So many characters and not enough buses to throw them under! That’s the theme Homeland has set up during its season three premiere, anyway. When the going gets tough – and believe me, it’s beyond tough for the CIA right now – the tough start blaming everyone around them. Sound good?
Here’s where we’re at in the aftermath of “the biggest attack on America since 9/11″: It’s 58 days post-Langley attack and Brody is still at large, Carrie (Claire Danes) is off her meds because she thinks they cloud her judgement and on-the-job perception, Saul (Mandy Patinkin) is the acting deputy director of the CIA, the Brody family is suffering financially and personally – Dana (Morgan Saylor) has just been released from the hospital following a serious suicide attempt. Oh, and Peter Quinn (Rupert Friend) is one of six CIA assassins on three different continents carrying out the murder of the upper echelon of Nazir’s terrorist cohorts…all at the same time. It sounds a lot more fast-paced and confusing than it really was. I’m relieved the pace of the premiere was a little slower than usual; it was nice to process all of the changes in everyone’s lives.
Now the CIA is under fire for completely lacking the intelligence in its own namesake by not preventing the bombing at Langley and must answer to a Congressional hearing committee for their errors. We watch Carrie commit perjury at her hearing (Brody who? *blank stares*), while Saul totally throws Carrie under the bus and betrays her by deeming her “unstable” and letting the bipolar cat out of the bag. Saul and his new right-hand man, Dar Adal (F. Murray Abraham), are like the Regina George and Gretchen Weiners of Langley post-crisis.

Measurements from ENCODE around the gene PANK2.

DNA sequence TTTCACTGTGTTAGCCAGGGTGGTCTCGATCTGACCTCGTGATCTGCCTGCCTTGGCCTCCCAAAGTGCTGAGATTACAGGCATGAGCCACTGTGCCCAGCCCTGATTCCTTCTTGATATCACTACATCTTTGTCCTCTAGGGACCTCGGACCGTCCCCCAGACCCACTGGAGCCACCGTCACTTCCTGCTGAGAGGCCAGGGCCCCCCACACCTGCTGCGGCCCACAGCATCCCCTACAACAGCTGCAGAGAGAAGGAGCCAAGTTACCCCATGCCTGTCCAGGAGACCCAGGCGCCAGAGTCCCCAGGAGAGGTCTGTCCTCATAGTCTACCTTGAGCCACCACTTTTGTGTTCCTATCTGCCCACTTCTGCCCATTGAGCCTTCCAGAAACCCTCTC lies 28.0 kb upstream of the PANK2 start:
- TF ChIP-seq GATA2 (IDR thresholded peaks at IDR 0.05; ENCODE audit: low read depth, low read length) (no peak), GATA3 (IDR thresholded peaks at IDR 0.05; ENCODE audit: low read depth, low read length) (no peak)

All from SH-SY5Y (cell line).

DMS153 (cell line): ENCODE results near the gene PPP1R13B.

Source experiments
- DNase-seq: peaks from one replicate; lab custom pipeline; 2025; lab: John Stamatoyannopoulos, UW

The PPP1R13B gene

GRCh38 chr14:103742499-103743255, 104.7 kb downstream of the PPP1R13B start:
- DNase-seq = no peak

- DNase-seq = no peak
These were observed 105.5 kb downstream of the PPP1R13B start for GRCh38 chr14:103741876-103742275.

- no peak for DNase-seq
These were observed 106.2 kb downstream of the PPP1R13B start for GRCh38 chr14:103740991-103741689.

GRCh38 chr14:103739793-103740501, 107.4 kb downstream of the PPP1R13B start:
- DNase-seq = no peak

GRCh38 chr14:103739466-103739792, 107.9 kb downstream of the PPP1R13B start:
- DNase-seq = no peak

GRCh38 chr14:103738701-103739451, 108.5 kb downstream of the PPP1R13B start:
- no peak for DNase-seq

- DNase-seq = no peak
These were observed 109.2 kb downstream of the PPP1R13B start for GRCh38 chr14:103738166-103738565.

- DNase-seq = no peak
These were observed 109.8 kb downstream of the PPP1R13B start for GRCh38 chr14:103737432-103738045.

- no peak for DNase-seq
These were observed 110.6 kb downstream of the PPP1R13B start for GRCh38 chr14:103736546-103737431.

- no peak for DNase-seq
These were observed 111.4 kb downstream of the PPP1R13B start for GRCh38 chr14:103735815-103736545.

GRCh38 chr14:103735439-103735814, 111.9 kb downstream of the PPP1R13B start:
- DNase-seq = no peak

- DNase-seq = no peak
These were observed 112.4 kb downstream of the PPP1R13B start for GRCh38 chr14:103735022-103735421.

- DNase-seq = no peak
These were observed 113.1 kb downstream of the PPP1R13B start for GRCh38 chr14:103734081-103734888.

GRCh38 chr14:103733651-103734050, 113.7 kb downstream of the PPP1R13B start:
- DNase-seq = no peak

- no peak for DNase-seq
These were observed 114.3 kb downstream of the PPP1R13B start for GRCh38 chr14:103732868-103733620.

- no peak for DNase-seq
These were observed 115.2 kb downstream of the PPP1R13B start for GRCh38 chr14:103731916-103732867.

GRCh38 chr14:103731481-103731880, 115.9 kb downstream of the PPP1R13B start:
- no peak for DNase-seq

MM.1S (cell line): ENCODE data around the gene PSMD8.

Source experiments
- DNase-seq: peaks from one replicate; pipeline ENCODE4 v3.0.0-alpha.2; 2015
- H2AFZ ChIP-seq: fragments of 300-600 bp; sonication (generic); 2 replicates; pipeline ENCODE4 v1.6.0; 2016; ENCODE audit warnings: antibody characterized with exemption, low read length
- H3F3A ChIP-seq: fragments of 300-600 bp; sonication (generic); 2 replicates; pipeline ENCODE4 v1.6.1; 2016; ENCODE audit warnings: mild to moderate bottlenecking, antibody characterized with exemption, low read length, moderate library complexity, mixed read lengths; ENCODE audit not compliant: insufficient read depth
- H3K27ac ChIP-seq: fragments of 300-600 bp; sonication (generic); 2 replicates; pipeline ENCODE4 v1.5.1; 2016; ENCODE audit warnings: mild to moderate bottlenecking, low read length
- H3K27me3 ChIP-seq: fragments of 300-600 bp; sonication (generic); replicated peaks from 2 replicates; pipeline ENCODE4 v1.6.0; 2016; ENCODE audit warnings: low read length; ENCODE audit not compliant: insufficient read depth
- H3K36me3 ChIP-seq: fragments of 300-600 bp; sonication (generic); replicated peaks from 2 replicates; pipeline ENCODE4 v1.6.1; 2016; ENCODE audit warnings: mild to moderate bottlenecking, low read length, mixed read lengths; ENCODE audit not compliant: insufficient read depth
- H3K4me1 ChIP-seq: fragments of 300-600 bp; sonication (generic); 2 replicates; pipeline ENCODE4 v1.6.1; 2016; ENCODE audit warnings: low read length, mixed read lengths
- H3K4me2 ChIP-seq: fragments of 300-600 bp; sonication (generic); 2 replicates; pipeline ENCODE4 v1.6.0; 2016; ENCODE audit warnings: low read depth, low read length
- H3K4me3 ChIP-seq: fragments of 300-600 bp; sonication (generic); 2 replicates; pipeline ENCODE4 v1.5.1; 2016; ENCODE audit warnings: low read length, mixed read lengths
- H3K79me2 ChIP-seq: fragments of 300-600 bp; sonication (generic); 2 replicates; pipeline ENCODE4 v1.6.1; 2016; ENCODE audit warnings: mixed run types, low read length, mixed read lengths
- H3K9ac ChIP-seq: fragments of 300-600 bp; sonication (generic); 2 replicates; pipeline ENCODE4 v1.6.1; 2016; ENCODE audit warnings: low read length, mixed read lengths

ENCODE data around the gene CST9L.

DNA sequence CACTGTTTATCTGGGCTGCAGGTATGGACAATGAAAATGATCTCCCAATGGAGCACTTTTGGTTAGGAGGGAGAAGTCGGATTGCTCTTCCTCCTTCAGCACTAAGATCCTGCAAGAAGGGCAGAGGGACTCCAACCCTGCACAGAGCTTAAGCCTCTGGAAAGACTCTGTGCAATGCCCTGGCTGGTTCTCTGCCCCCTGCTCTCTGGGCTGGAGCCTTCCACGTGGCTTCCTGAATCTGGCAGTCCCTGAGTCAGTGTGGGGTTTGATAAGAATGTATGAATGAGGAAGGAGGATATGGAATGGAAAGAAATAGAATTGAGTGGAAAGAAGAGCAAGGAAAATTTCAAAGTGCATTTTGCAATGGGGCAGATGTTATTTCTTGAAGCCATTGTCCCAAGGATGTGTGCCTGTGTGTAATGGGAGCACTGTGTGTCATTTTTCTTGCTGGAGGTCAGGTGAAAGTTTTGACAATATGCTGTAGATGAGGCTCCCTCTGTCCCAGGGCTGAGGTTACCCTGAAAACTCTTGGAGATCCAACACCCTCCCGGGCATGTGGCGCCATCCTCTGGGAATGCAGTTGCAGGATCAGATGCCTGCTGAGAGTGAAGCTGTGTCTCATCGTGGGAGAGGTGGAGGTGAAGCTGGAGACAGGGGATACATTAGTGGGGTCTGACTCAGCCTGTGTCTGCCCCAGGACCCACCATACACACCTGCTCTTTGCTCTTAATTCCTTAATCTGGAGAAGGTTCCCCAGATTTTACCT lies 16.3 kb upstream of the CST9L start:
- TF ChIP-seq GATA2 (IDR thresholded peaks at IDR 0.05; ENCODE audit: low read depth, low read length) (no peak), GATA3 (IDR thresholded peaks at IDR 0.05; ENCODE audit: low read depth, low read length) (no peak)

Basically, the attack at Langley boils down to: Dar Adal blames Carrie, Saul blames himself then publicly blames Carrie, Carrie totally blames Lithium, Congress blames Brody, and I blame Homeland writers for still making a 6’2″, post-adolescent Chris Brody pretend he’s dimwitted child.
The two biggest story lines I’m interested in: Dana’s post-suicide attempt recovery, and the new Carrie/Saul dynamic after his betrayal. The conversation Dana overhears between her mom and grandma struck me as incredibly important – was it just a cry for attention? The doctors didn’t think so. As one-note as I find Morgan Saylor’s performance at times, it was impeccable during this episode. And say what you will about Claire Danes “cry face” (it, too, is impeccable) and make as many GIFs as you must, internet, but nobody plays tortured like Claire Danes does (very convincing stairway sex, too, btw). One week post-Emmy and she’s still on fire!